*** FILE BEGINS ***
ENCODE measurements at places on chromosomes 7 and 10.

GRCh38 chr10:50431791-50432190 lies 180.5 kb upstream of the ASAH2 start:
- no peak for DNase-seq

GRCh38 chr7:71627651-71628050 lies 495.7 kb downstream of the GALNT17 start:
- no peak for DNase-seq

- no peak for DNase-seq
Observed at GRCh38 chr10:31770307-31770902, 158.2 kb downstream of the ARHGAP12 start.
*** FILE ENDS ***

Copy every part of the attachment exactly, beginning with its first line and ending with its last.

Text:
ENCODE measurements at places on chromosomes 7 and 10.

GRCh38 chr10:50431791-50432190 lies 180.5 kb upstream of the ASAH2 start:
- no peak for DNase-seq

GRCh38 chr7:71627651-71628050 lies 495.7 kb downstream of the GALNT17 start:
- no peak for DNase-seq

- no peak for DNase-seq
Observed at GRCh38 chr10:31770307-31770902, 158.2 kb downstream of the ARHGAP12 start.